“Let It Rain” was a song I wrote during a time where I was processing death. My grandmother who helped raise me had just lost the battle with a long struggle with cancer. At the same time I was also in the process of ending a relationship with someone who was emotionally abusive. There was a lot of heavy emotions going around my head at the time. I feel as if after writing this song and listening to it on playback I was able to actually cry after not being able to for weeks. It helped me process the events that had just taken place. It also helped me move forward on a new positive foot, and focus on my goals and what I wanted to truly accomplish in my life. I had no thoughts of ever releasing this song and had it locked away for quite some time. Eventually a producer in town heard it and loved it. And it started the whole EMYLE project. The rest is history.
How have you Bay Area by LA locales influenced you with your own songwriting & creative visions?
Living in the bay area was inspirational via it’s aesthetic and beauty; LA, due to it’s hard and driving nature.
Describe translating the title track “Let It Rain” to the Hernan Valencia visuals, and how the various effects and image projections impacted the song for you.
White Light Prism is a fantastic projection company out of Berkeley, CA. They did a great job at projecting the images onto me that represented what the song is about. And they really gave the camera a clear picture of what I want the viewers/listeners to be feeling. Upon editing the videos footage Hernan did a great job of expressing the feeling of the song. I let him know it was important to be that the footage be both fun and have a certain creative depth at the same time. He had a great idea of making the desert footage black and white. This really added the “desolate, lonely, and lost”, feeling that I had while writing the song initially.
Other Bay Area & LA artist (or elsewhere) that everyone should be hip to (but probably aren’t)?
I heard a rumor that a good friend of mine Emily Anne is about to drop some new music soon. She has a really amazing old-timey voice. Very jazzy & bluesy. She has actually been quite successful in the reality TV. She was on “America’s Got Talent” & “American Idol”. She’s also a transplant here in LA coming from SF. I would definitely check her out if I were you!
Tell us too how your own songwriting has evolved, and what sorts of rituals do you employ to tap into these talents?
I have so much more confidence now with my writing. I no longer question my instincts. I trust the songs natural direction and trust my gut feelings on where it should go. When i’m in writing mode, and I feel a song coming on I usually sit at a desk turn out the lights. I usually put on a few candles to set the mood. Almost like my romance, or date night with my computer and song. Maybe I’m part robot or something. I’ve considered that possibility before.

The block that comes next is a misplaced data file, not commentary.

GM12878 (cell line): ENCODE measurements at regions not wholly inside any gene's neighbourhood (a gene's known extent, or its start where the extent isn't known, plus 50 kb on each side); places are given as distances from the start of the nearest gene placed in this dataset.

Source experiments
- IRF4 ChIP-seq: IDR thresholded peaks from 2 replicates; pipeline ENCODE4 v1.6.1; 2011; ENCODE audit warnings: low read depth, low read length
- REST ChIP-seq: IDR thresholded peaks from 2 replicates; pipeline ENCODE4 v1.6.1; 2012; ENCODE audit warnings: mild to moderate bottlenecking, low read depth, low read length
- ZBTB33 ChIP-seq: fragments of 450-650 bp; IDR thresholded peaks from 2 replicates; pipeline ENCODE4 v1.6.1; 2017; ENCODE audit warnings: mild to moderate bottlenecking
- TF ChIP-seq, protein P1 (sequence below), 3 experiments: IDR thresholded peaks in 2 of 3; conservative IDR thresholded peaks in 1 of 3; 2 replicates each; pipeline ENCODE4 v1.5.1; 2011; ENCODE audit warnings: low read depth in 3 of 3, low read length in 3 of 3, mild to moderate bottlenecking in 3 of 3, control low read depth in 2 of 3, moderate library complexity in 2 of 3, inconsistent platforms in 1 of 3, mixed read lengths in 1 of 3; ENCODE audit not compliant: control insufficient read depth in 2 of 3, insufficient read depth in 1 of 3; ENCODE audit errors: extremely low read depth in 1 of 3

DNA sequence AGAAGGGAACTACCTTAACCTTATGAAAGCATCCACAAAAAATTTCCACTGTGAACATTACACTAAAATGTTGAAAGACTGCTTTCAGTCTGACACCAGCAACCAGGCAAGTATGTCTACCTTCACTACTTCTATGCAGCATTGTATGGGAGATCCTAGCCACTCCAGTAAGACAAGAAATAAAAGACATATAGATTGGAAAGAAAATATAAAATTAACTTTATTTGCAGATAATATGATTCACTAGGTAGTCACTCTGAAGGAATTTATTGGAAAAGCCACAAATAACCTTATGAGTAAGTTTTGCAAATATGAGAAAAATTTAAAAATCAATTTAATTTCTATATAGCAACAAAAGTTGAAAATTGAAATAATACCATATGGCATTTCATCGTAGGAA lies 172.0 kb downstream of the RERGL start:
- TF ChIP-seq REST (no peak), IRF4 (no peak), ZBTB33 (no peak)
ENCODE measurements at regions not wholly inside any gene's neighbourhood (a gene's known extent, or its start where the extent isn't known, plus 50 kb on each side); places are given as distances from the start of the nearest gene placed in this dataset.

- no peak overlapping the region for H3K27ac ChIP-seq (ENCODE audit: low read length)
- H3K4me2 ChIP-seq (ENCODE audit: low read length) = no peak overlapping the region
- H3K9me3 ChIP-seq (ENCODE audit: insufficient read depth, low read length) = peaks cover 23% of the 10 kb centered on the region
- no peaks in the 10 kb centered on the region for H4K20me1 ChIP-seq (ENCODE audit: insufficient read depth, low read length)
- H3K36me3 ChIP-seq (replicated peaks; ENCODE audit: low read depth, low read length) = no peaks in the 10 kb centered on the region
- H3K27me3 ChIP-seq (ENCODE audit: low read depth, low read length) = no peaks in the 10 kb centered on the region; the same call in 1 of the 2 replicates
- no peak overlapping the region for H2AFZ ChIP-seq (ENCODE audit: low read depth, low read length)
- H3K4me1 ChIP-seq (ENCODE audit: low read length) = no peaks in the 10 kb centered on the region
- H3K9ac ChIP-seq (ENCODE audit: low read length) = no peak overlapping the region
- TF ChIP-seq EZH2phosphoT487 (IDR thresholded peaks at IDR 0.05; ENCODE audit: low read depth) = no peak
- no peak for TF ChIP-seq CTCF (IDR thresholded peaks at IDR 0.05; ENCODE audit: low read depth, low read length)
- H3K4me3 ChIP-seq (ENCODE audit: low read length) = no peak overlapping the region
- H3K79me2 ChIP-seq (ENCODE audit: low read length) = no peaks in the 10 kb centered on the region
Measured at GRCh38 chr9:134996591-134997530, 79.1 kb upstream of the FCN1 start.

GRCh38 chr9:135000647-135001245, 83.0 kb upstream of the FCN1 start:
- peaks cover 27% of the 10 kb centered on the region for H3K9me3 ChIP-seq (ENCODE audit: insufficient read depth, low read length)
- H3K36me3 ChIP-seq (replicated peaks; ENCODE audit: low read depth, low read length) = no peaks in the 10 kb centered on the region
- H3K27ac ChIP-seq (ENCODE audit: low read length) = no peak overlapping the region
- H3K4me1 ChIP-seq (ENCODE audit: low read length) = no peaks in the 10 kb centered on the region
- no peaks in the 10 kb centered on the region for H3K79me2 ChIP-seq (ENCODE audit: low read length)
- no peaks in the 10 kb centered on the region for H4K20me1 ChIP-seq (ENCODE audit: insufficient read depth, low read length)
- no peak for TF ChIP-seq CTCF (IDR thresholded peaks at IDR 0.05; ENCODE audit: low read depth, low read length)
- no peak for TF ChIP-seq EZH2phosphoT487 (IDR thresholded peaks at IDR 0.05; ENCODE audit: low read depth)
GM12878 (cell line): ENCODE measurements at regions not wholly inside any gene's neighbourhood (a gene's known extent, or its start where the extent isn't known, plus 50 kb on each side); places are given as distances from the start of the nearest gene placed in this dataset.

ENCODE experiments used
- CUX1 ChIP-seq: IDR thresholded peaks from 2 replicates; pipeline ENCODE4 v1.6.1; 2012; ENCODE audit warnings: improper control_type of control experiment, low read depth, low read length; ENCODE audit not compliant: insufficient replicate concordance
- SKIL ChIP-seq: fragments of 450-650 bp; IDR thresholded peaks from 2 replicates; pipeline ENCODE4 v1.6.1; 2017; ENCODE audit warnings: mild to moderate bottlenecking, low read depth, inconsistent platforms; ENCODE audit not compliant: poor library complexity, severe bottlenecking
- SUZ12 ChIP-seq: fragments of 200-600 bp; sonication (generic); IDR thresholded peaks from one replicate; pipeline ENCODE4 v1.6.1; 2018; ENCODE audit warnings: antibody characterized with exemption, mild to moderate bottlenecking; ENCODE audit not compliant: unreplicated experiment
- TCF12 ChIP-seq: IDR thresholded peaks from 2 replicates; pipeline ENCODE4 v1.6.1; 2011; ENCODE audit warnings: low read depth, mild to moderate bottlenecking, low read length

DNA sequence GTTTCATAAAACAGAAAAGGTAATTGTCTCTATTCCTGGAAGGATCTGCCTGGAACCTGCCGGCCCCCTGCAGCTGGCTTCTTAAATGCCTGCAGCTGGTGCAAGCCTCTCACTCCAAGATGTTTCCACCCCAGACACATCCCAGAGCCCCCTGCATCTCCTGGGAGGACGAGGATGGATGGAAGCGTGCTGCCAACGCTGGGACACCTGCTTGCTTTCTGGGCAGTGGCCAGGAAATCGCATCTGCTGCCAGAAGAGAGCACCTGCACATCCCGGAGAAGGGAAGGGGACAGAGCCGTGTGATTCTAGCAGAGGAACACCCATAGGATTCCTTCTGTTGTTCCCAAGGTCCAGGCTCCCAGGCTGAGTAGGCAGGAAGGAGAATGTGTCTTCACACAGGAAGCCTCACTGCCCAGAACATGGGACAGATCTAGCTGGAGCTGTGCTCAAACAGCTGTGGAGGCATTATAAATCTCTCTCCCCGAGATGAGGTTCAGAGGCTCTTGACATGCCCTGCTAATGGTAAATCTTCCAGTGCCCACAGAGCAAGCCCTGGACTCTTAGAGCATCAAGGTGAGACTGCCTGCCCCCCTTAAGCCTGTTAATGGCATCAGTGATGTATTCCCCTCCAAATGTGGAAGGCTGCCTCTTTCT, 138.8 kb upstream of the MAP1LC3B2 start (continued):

Next big moves for EMYLE?
Working on a live show! And more songs. I have met some incredible artists & producers here in LA. I have some things brewing. Probably features in some songs, as well working with some DJ’s and other song writers.
Amsterdam’s Pip Blom has been making some lo-fi solo jams that have been capturing what seems like the attention of the world, and in case you missed it we have the single “Hours” that counts the constraints that bind through the construct of time. The notions of the ticking clock are translated to infectious chords & drum loops that make for hypnotic trip where everything you have thought about the mystery of minutes, seconds, and more is displayed in dadaist like audio that almost accidently becomes one of the danciest singles you have heard all week. Pip described for us the anachronisms & measures of metrics that informed “Hours”:
“Hours” is not really about the fact that I’m getting older. That doesn’t bother me yet, but it’s more about how every hour I get older it means people I love get older too. My parents, but especially my grandparents. “Hours” is essentially a song about loss. When time ticks away people grow old. And you know the moment you will lose them comes closer. You can’t do anything about it, but you know it will come.
Please welcome the triumphant of Jonathan Clancy himself, aka His Clancyness sharing a listen to “Pale Fear” off the double a-side 7″ single that also includes “Coming up Empty” available through his imprint Maple Death Records. The first offering from His Clancyness since the lauded FatCat release Vicious, Jonathan recorded the new batch of material at Portishead’s own Bristol, UK Invada Studios with Stu Matthews (also of Anika, & Beak fame). “Pale Fear” encompasses the various insecurities & vulnerabilities that are often hidden from public view, but here they rise to the surface in stark ways like a double deluxe suite furnished for confessional congregations. Thoughts and feelings of failure and those uncertain urges that keep a person up all night are transformed into some of the most beautiful numbers heard from His Clancyness & company that is sure to stoke the rumor fires of what future HC full-lengths might soon be announced.